The study, published in the journal Ophthalmology early this year, has been shortlisted for a Best Clinical Research Oral Presentation at the second SingHealth Duke-NUS Scientific Congress, which will take place on 3 and 4 August at Raffles City Convention Centre.

This research was supported in part by an Individual Research Grant awarded to Assoc Prof Wong by the Singapore Ministry of Health’s National Medical Research Council.

Notes:

*About bleb needling
:
During a bleb needling procedure, the surgeon uses a fine needle to cut and break down the scar tissue to restore drainage. A chemotherapy drug, 5-Fluorouracil (5-FU) is injected into the surrounding tissues to halt further scarring. However, the drug only acts on cells and surrounding tissues at the time of injection, which means patients often have to go back for repeat injections to provide adequate anti-scarring action against the tissues around the drainage site and improve on the long-term success of the surgery.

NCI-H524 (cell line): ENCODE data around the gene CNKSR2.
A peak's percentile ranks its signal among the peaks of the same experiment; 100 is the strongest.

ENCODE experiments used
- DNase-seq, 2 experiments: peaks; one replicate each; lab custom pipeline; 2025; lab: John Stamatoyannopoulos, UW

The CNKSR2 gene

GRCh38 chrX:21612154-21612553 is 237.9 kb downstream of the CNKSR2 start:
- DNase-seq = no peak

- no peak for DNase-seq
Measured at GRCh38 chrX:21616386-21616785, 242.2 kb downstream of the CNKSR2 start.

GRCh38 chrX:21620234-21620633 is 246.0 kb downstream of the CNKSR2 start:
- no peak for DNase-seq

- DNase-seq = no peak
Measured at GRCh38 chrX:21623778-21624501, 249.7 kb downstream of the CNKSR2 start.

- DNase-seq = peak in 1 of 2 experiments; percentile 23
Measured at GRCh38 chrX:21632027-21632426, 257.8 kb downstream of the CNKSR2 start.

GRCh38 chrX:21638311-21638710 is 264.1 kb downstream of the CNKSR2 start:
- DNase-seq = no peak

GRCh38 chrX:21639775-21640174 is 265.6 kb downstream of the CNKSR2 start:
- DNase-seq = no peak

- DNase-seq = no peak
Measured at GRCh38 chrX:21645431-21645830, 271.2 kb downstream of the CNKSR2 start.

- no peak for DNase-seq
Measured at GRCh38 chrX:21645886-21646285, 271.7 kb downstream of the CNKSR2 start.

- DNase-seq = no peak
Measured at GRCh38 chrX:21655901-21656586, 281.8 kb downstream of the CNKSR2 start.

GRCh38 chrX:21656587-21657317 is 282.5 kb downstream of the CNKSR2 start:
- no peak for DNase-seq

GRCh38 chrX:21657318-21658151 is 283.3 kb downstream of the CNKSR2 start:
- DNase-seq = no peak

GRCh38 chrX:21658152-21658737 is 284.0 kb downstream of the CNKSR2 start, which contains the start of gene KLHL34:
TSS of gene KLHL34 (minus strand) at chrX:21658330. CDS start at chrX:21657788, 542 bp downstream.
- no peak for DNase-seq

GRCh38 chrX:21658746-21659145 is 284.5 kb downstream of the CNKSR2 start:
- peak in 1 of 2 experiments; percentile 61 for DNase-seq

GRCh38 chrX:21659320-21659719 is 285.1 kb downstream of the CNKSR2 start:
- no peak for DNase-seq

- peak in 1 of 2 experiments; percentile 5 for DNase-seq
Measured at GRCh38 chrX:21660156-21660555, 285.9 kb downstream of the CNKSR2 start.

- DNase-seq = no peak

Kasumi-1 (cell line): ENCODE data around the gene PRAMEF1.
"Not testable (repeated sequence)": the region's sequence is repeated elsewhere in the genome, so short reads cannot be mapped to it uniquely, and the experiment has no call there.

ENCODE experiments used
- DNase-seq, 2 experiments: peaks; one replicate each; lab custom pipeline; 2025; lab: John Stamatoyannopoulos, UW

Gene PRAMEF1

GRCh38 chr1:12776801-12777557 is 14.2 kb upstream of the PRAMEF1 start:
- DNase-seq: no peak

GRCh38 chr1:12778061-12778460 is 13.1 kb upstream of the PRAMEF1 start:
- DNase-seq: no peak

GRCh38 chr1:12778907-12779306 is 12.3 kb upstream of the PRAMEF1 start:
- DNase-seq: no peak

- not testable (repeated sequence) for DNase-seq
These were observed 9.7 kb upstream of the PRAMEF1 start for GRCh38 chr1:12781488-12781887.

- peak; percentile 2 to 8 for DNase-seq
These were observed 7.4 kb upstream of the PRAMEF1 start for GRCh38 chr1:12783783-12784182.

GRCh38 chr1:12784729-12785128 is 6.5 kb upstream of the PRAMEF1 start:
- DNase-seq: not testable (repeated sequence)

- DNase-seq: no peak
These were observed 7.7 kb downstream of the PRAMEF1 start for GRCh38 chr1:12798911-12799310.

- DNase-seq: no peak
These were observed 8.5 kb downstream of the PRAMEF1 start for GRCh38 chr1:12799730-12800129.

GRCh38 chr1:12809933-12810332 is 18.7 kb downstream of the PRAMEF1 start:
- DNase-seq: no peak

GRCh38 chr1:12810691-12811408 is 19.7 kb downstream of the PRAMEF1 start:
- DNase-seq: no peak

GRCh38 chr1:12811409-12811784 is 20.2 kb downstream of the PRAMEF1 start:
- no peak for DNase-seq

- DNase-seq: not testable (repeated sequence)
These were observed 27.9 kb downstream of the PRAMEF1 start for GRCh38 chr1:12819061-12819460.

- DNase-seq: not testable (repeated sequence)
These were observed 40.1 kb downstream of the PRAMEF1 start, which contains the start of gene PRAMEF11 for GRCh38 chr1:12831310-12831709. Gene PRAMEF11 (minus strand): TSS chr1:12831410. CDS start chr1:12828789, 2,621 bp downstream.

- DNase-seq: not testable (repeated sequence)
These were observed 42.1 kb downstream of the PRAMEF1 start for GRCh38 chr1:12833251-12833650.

In addition to the possible need for repeat injections, there is also the risk that the 5-FU solution may be transferred to other parts of the eye following its injection. Repeat injections can lead to an increased risk of sight-threatening complications. The invasive procedure can also increase the patients’ risk of eye infections.

About SingHealth Duke-NUS Scientific Congress 2012
The SingHealth Duke-NUS Scientific Congress 2012 is a highly anticipated event that brings together various institutions from SingHealth, Duke-NUS, and from around the region, sharing the latest medical developments and scientific advances across the medical disciplines. Pushing the frontiers of healthcare and biomedical sciences, the collaboration between SingHealth and Duke-NUS Graduate Medical School Singapore aims to boost the exchange of ideas and research findings among healthcare professionals in our pursuit of defining tomorrow's Medicine.